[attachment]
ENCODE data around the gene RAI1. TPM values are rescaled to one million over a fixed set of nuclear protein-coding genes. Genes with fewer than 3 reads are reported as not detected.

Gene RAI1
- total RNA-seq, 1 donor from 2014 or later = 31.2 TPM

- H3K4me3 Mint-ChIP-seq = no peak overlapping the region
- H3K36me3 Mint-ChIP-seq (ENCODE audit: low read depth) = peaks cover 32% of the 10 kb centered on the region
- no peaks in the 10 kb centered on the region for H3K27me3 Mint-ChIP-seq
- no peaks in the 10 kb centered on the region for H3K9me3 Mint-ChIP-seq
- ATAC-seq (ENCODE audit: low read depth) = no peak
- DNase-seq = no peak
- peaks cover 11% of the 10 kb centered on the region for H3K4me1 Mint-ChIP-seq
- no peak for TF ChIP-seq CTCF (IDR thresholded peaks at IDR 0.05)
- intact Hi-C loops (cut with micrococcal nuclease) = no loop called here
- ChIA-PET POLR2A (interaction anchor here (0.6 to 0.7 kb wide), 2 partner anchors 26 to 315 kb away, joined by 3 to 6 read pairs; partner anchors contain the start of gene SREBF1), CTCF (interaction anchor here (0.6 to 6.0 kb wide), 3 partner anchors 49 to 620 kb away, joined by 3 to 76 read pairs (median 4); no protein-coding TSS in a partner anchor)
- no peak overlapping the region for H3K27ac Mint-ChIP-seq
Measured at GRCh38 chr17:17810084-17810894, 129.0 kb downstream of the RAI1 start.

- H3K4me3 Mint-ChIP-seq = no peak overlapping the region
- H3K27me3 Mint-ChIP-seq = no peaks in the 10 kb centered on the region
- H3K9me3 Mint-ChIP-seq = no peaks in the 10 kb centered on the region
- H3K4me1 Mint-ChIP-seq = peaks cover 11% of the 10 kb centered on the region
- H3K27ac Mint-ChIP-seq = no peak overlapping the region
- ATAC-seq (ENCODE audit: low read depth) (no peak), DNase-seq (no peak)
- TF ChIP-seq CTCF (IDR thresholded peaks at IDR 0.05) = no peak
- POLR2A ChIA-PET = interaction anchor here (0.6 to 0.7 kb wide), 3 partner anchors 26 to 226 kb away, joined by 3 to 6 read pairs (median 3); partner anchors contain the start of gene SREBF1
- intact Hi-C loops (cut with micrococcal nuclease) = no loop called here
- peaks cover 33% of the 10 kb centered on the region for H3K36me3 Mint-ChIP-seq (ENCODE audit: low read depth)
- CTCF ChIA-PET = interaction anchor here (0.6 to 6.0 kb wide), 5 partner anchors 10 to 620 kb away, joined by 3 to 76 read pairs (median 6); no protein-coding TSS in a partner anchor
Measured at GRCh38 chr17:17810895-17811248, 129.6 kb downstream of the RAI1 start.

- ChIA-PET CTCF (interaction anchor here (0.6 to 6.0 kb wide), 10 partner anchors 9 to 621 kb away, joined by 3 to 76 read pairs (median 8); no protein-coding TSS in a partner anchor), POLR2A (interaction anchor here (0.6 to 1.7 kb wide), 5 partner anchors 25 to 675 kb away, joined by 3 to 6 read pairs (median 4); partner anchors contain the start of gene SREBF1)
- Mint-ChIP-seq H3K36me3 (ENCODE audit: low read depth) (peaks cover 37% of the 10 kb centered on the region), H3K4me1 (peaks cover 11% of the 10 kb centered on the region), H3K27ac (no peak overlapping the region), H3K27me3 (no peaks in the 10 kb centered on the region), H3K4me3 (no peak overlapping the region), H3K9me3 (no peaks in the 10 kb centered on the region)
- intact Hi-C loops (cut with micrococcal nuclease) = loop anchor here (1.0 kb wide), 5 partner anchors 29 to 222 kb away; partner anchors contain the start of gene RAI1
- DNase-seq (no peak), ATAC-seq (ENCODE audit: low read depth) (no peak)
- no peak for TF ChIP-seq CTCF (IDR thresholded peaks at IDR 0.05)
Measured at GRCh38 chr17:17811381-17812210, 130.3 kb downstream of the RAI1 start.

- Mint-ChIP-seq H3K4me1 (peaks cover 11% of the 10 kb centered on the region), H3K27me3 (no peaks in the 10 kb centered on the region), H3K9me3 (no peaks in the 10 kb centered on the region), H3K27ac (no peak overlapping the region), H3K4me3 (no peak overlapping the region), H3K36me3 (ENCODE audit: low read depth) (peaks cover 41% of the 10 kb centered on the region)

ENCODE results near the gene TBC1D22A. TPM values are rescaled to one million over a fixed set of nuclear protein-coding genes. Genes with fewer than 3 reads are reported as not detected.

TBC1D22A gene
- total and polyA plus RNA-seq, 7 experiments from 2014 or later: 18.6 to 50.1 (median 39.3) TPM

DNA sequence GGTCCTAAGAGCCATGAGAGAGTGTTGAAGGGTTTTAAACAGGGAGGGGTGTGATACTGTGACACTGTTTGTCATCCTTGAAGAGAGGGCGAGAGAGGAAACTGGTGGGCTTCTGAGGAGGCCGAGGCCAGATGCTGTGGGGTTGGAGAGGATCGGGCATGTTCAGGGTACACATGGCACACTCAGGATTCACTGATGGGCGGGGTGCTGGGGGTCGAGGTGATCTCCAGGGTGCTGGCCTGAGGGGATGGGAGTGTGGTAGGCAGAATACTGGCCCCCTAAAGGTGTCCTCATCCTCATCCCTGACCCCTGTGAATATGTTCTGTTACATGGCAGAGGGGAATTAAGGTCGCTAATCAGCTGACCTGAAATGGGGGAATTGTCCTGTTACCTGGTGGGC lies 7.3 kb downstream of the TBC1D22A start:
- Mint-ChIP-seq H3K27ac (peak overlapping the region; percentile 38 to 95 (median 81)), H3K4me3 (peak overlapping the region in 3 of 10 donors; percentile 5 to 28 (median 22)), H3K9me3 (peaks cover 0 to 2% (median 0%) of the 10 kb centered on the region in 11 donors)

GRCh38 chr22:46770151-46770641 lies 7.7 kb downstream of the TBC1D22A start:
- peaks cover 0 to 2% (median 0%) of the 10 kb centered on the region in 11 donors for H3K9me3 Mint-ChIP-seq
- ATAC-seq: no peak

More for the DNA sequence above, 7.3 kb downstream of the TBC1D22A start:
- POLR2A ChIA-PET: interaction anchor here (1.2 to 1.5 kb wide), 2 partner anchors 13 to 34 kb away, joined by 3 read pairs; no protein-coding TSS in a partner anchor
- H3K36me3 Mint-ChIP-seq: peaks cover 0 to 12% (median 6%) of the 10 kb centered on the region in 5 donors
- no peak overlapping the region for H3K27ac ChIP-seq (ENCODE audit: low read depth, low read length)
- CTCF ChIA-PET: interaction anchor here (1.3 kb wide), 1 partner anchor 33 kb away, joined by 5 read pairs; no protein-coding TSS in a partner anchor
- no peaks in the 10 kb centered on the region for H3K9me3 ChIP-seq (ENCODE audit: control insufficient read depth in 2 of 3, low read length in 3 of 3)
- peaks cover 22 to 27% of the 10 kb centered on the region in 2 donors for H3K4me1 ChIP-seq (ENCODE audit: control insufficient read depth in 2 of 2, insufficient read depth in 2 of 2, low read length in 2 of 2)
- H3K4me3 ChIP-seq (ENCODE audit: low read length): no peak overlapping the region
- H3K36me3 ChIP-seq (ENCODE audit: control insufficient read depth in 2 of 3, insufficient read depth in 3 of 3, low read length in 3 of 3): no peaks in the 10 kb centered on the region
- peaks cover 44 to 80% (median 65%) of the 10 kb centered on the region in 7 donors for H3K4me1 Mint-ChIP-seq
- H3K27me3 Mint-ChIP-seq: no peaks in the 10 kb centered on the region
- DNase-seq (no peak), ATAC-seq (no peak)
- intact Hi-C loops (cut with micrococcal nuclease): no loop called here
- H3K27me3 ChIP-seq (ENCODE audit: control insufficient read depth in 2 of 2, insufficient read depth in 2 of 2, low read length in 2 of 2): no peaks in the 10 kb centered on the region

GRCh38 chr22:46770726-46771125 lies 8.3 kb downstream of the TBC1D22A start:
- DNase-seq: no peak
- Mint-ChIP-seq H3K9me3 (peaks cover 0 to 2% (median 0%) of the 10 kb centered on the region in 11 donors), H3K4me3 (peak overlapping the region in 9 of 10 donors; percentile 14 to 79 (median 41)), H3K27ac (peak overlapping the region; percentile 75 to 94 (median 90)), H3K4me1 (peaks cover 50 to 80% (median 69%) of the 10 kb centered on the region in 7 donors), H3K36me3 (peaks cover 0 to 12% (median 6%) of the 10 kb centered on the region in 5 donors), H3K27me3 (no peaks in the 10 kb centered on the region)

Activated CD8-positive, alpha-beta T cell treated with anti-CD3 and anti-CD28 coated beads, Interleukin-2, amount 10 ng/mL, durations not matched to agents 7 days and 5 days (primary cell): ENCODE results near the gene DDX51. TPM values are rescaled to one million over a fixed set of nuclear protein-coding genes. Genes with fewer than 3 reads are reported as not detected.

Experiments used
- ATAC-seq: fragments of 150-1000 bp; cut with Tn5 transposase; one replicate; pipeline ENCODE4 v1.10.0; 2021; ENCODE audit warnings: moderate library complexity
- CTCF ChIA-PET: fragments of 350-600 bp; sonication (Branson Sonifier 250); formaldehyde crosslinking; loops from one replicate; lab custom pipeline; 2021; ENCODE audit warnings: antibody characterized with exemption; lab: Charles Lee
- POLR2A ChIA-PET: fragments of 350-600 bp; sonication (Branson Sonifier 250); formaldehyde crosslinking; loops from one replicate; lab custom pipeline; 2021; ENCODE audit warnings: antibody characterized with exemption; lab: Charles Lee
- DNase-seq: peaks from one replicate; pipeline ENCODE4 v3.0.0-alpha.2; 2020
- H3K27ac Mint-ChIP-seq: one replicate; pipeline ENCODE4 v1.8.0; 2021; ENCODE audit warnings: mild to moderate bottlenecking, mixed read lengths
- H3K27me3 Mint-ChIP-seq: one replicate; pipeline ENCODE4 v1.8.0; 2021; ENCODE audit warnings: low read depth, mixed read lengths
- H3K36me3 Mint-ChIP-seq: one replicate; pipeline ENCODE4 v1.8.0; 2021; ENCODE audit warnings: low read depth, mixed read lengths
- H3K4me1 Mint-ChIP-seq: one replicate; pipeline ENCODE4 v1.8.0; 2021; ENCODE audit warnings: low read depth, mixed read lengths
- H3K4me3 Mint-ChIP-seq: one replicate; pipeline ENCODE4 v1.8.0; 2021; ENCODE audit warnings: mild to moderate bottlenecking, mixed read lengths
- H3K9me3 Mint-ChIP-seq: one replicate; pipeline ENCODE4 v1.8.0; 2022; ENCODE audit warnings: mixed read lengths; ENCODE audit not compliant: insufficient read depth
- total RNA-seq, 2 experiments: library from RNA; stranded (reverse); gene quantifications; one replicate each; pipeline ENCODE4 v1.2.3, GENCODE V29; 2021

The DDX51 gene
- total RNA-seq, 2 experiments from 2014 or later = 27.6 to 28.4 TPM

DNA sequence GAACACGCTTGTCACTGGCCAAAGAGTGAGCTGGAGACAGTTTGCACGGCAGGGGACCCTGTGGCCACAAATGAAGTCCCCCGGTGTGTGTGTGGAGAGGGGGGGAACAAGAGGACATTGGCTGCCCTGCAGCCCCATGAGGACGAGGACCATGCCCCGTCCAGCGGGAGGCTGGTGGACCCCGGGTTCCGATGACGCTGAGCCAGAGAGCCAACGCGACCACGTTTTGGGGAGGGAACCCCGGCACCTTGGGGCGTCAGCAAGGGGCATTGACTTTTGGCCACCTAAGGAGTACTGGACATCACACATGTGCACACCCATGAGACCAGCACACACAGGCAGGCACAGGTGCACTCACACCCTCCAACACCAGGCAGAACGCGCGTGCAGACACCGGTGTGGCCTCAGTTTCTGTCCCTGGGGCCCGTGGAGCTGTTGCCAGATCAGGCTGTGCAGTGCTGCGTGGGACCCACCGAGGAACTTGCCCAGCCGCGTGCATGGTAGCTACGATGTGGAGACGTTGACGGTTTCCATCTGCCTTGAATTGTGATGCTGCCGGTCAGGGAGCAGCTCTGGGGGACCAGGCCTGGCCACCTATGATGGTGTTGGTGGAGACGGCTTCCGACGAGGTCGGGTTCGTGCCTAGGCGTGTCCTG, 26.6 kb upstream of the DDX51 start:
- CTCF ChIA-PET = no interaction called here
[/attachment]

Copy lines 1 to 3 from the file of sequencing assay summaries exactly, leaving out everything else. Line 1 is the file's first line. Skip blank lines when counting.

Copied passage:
ENCODE data around the gene RAI1. TPM values are rescaled to one million over a fixed set of nuclear protein-coding genes. Genes with fewer than 3 reads are reported as not detected.

Gene RAI1
- total RNA-seq, 1 donor from 2014 or later = 31.2 TPM